Halberd


Halberd

A halberd (also called halbert or Swiss voulge) is a two-handed pole weapon that came to prominent use during the 14th and 15th centuries. Possibly the word "halberd" comes from the German words "Halm" (staff), and "Barte" (axe). The halberd consists of an axe blade topped with a spike mounted on a long shaft. It always has a hook or thorn on the back side of the axe blade for grappling mounted combatants. [ [http://www.britannica.com/eb/article-57610/military-technology military technology - Britannica Online Encyclopedia ] ] It is very similar to certain forms of the voulge in design and usage. The halberd was 1.5 to 1.8 meters (4 to 6 feet) long. [ [http://www.britannica.com/eb/article-9038851/halberd halberd - Britannica Online Encyclopedia ] ]

The halberd was cheap to produce and very versatile in battle. As the halberd was eventually refined, its point was more fully developed to allow it to better deal with spears and pikes (also able to push back approaching horsemen), as was the hook opposite the axe head, which could be used to pull horsemen to the ground. [http://www.historyworld.net/wrldhis/PlainTextHistories.asp?ParagraphID=gle History of WARFARE - LAND ] ]

Additionally, halberds were reinforced with metal rims over the shaft, thus making effective weapons for blocking other weapons like swords. This capability increased its effectiveness in battle, and expert halberdiers were as deadly as any other weapon masters were. It is said that a halberd in the hands of a Swiss peasant was the weapon that killed the Duke of Burgundy, Charles the Bold, decisively ending the Burgundian Wars, literally in a single stroke.

The halberd was the primary weapon of the early Swiss armies in the 14th and early 15th centuries. Later on, the Swiss added the pike to better repel knightly attacks and roll over enemy infantry formations, with the halberd, hand-and-a-half sword, or the dagger known as the "Schweizerdolch" being used for closer combat. The German "Landsknechte", who imitated Swiss warfare methods, also used the halberd, supplemented by the pike, but their side arm of choice was the short sword known as the "Katzbalger".

As long as pikemen fought other pikemen, the halberd remained a useful supplemental weapon for "push of pike," but when their position became more defensive, to protect the slow-loading arquebusiers and matchlock musketeers from sudden attacks by cavalry, the percentage of halberdiers in the pike units steadily decreased, until the halberd all but disappeared from these formations as a rank-and-file weapon by the middle of the sixteenth century. [http://members.aol.com/dargolyt/TheForge/halberb.htm Halberd ] ]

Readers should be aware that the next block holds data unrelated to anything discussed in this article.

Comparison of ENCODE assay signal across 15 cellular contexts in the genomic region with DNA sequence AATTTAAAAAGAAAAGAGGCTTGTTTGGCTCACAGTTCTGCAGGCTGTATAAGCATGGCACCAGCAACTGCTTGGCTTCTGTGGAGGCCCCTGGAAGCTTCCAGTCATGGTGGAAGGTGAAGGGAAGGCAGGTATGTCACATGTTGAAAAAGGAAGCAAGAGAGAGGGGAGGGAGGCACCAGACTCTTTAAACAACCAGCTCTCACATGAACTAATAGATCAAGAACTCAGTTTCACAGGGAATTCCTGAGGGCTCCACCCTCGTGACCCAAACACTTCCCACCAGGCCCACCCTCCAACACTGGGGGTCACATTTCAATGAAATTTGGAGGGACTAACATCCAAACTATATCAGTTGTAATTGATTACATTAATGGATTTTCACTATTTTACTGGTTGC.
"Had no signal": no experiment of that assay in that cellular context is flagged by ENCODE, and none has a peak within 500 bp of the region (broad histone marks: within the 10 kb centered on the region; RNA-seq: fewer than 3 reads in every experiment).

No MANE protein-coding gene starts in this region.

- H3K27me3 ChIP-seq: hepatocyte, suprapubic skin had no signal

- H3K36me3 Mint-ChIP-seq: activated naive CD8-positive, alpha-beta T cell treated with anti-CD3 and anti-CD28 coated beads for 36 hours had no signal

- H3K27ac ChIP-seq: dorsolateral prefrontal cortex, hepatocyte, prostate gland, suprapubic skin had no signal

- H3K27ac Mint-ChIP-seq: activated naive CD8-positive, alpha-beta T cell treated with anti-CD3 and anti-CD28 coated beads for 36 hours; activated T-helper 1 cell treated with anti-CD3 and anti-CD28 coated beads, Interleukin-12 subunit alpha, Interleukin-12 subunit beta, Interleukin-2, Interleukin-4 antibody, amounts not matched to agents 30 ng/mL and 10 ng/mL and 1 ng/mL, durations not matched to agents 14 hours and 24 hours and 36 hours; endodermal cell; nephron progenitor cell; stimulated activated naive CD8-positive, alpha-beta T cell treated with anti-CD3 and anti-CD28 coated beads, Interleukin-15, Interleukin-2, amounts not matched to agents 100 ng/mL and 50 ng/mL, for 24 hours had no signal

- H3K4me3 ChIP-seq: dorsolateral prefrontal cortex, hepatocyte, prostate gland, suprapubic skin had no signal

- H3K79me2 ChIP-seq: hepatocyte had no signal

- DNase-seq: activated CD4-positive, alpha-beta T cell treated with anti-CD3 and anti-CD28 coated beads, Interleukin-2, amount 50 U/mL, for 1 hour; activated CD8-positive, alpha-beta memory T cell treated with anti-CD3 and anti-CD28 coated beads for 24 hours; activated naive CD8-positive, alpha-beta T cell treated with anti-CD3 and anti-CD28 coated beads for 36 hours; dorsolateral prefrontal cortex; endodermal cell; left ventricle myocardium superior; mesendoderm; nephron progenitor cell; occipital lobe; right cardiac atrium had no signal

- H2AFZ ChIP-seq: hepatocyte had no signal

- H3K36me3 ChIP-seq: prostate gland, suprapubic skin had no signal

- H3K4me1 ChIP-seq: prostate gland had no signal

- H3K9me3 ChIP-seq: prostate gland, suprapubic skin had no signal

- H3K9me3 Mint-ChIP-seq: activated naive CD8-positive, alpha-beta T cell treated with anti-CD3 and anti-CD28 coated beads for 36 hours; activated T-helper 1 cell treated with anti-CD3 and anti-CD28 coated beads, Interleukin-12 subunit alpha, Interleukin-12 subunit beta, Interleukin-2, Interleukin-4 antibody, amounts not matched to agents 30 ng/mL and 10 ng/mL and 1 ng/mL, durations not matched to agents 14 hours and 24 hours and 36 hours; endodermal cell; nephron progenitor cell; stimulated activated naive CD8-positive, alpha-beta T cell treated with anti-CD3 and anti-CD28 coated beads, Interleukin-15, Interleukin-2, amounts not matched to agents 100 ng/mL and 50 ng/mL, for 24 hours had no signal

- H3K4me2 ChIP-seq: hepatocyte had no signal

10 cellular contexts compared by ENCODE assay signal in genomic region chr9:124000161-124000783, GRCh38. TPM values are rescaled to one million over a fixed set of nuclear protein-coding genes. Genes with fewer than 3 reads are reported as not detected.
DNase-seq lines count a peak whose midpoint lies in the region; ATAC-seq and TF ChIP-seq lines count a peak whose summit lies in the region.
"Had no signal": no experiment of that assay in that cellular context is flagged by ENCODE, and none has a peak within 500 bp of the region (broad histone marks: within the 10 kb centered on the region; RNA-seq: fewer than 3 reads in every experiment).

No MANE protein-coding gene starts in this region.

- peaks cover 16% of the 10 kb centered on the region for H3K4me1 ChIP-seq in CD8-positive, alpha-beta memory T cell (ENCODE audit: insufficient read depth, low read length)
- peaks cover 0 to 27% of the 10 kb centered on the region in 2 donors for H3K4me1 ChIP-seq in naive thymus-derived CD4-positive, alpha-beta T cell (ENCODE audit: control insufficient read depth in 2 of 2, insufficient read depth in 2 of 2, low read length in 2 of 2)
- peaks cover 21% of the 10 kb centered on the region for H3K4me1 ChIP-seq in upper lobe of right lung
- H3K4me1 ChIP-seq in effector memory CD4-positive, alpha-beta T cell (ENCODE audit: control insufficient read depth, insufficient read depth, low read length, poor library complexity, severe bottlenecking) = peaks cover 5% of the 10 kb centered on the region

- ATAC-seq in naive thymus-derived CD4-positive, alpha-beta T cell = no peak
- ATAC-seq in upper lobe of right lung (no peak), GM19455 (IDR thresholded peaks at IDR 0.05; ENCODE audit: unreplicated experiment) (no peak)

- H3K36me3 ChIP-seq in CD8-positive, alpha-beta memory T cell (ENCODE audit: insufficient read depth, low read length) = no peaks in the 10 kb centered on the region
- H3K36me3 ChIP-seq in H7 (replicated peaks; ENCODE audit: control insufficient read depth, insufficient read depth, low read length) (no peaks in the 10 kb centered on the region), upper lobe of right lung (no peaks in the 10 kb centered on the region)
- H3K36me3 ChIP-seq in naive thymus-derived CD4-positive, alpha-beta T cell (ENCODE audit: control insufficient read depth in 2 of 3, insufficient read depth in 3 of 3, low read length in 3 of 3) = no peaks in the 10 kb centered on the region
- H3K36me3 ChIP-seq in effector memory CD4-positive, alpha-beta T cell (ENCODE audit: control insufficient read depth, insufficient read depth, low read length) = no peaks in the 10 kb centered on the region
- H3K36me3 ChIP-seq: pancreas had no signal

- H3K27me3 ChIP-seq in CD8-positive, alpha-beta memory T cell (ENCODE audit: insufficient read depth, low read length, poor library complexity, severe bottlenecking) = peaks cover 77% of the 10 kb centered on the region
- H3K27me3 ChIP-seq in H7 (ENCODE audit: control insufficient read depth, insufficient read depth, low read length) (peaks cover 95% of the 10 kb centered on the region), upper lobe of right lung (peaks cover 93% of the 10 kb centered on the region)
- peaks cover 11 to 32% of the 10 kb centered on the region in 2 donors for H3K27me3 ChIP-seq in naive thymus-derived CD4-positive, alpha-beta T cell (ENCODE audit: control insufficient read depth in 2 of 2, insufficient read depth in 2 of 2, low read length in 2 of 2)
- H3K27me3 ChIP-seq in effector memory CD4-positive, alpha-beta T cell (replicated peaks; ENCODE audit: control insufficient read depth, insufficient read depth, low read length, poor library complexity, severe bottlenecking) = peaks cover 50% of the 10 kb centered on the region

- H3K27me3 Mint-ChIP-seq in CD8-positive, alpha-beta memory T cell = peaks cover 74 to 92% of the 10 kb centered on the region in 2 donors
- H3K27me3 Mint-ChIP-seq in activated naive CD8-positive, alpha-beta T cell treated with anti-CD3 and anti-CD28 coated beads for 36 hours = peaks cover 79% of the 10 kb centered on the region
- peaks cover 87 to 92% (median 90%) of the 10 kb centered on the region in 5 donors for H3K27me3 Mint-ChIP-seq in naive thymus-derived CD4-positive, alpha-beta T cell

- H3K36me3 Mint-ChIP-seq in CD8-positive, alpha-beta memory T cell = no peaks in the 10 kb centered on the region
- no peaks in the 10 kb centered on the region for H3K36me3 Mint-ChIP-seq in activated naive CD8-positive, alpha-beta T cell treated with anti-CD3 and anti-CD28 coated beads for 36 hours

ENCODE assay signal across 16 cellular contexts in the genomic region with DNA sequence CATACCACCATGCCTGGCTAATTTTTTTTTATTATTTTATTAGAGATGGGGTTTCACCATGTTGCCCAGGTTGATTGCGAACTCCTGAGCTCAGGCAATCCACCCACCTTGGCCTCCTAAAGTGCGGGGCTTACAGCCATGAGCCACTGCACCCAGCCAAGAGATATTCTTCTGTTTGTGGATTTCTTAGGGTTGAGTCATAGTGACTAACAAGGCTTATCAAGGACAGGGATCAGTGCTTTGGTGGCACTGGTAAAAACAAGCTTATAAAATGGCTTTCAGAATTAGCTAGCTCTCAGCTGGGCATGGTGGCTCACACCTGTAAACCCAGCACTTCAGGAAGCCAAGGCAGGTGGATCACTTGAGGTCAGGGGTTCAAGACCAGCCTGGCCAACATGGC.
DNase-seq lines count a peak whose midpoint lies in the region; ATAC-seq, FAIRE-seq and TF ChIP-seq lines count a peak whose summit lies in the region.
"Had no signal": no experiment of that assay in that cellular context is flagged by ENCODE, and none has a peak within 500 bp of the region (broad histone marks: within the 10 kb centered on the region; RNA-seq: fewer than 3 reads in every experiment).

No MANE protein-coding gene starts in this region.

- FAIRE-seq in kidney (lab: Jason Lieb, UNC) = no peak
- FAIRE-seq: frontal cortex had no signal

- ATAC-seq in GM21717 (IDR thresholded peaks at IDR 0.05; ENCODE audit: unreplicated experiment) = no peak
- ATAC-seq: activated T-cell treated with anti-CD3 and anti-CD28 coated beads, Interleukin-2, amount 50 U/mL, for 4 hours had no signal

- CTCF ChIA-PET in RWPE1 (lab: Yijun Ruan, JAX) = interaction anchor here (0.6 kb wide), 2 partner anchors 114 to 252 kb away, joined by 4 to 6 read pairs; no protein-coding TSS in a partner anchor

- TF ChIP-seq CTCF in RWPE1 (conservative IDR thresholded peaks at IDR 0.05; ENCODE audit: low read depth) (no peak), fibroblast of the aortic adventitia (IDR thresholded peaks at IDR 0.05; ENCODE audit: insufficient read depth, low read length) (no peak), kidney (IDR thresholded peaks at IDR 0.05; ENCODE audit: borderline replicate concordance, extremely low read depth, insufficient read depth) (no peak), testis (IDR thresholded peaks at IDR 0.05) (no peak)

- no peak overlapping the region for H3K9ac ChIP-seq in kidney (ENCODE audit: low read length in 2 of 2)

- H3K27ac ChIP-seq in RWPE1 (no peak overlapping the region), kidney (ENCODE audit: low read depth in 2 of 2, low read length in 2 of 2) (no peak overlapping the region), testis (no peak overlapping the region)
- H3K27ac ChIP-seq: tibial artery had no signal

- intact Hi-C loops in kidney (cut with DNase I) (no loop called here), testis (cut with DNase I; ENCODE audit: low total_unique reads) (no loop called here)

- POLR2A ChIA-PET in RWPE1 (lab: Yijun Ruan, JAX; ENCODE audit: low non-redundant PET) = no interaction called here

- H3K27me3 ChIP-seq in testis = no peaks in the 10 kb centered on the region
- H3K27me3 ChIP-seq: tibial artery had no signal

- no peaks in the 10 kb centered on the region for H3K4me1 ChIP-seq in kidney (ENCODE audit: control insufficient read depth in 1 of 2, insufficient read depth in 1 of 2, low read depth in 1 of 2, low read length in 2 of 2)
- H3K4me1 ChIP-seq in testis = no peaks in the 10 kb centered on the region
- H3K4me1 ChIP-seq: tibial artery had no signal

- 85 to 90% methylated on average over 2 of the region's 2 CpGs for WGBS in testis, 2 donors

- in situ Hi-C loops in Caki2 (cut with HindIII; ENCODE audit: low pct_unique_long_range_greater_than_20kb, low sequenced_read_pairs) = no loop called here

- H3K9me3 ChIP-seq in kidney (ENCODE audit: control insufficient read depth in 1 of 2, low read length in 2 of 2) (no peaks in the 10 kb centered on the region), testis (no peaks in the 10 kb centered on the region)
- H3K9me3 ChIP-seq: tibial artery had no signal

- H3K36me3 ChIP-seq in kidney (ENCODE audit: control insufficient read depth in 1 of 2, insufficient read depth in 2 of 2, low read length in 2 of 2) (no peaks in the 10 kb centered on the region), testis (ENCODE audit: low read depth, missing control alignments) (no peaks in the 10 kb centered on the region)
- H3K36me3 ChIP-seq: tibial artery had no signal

The halberd has been used as a court bodyguard weapon for centuries, and is still the ceremonial weapon of the Swiss Guard in the Vatican. [ [http://www.slate.com/id/2167830/nav/tap3/%3Cbr%20/%3E What does the Swiss Guard actually do? - By Christopher Beam - Slate Magazine ] ] The halberd was one of the polearms sometimes carried by lower-ranking officers in European infantry units in the 16th through 18th centuries.

Different types of halberds

*Hippe
*Scorpion
*Ji (戟)

Weapons often mistaken for halberds

*Guan Dao
*Bisento
*Lochaber axe (Jeddart axe)
*Naginata
*Poleaxe
*Bill (weapon)
*Dagger-axe
*Spears

Gallery

References


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Look at other dictionaries:

  • Halberd — Hal berd (h[o^]l b[ e]rd; 277), n. [F. hallebarde; of German origin; cf. MHG. helmbarte, G. hellebarte; prob. orig., an ax to split a helmet, fr. G. barte a broad ax (orig. from the same source as E. beard; cf. Icel. bar[eth]a, a kind of ax,… …   The Collaborative International Dictionary of English

  • halberd — late 15c., from M.Fr. hallebarde (earlier alabarde, 15c.), from M.H.G. halmbarte broad axe with handle, from halm handle (see HELM (Cf. helm)) + barte hatchet, possibly from P.Gmc. *bardoz beard, also hatchet, broadax. Alternative etymology… …   Etymology dictionary

  • halberd — (also halbert) ► NOUN historical ▪ a combined spear and battleaxe. ORIGIN High German helmbarde, from helm handle + barde hatchet …   English terms dictionary

  • halberd — [hal′bərthal′bərd] n. [LME haubert < OFr hallebarde & MDu hellebaerde, both < MHG helmbarte < helm, handle, staff (see HELM2) + barte, an ax, var. of bart, BEARD] a combination spear and battle ax used in the 15th and 16th cent.: also… …   English World dictionary

  • halberd — /hal beuhrd, hawl , hol /; formerly /haw beuhrd/, n. a shafted weapon with an axlike cutting blade, beak, and apical spike, used esp. in the 15th and 16th centuries. Also, halbert /hal beuhrt, hawl , hol /; formerly /haw beuhrt/. [1485 95;… …   Universalium

  • halberd — UK [ˈhælbɜː(r)d] / US [ˈhælbɜrd] noun [countable] Word forms halberd : singular halberd plural halberds a weapon used in the past that was a spear with the head of an axe added to it …   English dictionary

  • halberd — noun A hand weapon consisting of a long pole fitted with a metal head; the head consists of a blade similar to an axe and usually a spike or hook.<! It seems that this article would benefit of attention of somebody who really knows what hes… …   Wiktionary

  • Halberd — A polearm weapon with an axe blade ( for slicing ) one one side balanced by a hook (for hooking and pulling the enemy) on the other side. It also had a point (for thrusting) at the very top. A weapon that emerged along with the glaive and… …   Medieval glossary

  • halberd — also halbert noun Etymology: Middle English, from Middle French hallebarde, from Middle High German helmbarte, from helm handle + barte ax Date: 15th century a weapon especially of the 15th and 16th centuries consisting typically of a battle ax… …   New Collegiate Dictionary

  • Halberd — A long handled weapon with an axe and spike on the end. Cf. Gisarme; Poleaxe …   Dictionary of Medieval Terms and Phrases


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